For everyone, by everyone.

Marking your own territory via the creation of a comic company is a scary venture in the world of publishing. In order to be successful, you must have one of two things: a “deep bench” filled with popular creators or a unique vision that separates you from the competition. Two weeks from now at the San Diego Comic Convention, we will witness the triumphant return of a familiar face in Valiant and the new debut of an African American-owned comic company in Lion Forge.

I am hoping for the success of both companies. The existence of the two publishers is key in diversifying the small professional pool in the comics industry. As I’ve said many times before, the comic characters of today and of our recent past are the myths of our future. They are the myths of today. Therefore, it is important that these myths accurately represent a plethora of people and cultures and are not limited to the skewed viewpoint that arises when only one group is granted the liberty of creating worlds (or just as vital, veto power over which worlds are granted longevity).

It is not about shoving a segment of characters of one particular shade onto a flat canvas and hoping for their acceptance. It is about depicting a rainbow of hues from multiple viewpoints. We have clearly surpassed the first hurdle, providing a colorful cast of characters with ease thanks to a long list of dedicated creators. At one point it seemed as though the second hurdle was far behind us, crossed during the creation of Milestone and Image. However, the diversity of talent discovered at all companies seemed to languish as titles slipped from print and creators vanished into the ether. During “lean” times, those who are less established in the industry—and often women and minorities are found in higher numbers in said category—tend to “fall through the cracks.” While there is no active attempt to curtail women and minority creators and deny them input, the result is still the same.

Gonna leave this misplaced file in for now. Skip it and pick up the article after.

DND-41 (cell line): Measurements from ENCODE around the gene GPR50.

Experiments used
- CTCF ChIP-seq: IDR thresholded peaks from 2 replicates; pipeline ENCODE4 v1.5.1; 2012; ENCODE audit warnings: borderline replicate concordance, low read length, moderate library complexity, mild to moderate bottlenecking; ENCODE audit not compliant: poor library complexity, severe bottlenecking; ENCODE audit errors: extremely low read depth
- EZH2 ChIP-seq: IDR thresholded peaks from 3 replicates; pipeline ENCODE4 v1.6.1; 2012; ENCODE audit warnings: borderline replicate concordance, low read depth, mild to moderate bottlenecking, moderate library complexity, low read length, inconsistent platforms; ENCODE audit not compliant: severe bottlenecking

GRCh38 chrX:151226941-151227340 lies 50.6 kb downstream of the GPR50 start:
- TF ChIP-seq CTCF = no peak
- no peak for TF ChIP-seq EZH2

Luckily, we seem to be witnessing a creator renaissance at the moment. We are enjoying a focus on the creator as well as the character. This is likely due to the success of creator-owned properties such as The Walking Dead and Kick-Ass. In addition, comics overall are getting more press now that movies such as Marvel’s Avengers have shoved the superhero back into the spotlight. The chance is there to reach a wider audience than ever before. And what better way to reach said audience than to reflect it?